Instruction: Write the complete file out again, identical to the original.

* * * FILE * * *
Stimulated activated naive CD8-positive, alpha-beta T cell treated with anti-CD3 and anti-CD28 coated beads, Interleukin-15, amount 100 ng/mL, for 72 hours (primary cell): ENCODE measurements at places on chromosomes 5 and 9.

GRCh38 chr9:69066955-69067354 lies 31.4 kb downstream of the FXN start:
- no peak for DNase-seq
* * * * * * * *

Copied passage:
Stimulated activated naive CD8-positive, alpha-beta T cell treated with anti-CD3 and anti-CD28 coated beads, Interleukin-15, amount 100 ng/mL, for 72 hours (primary cell): ENCODE measurements at places on chromosomes 5 and 9.

GRCh38 chr9:69066955-69067354 lies 31.4 kb downstream of the FXN start:
- no peak for DNase-seq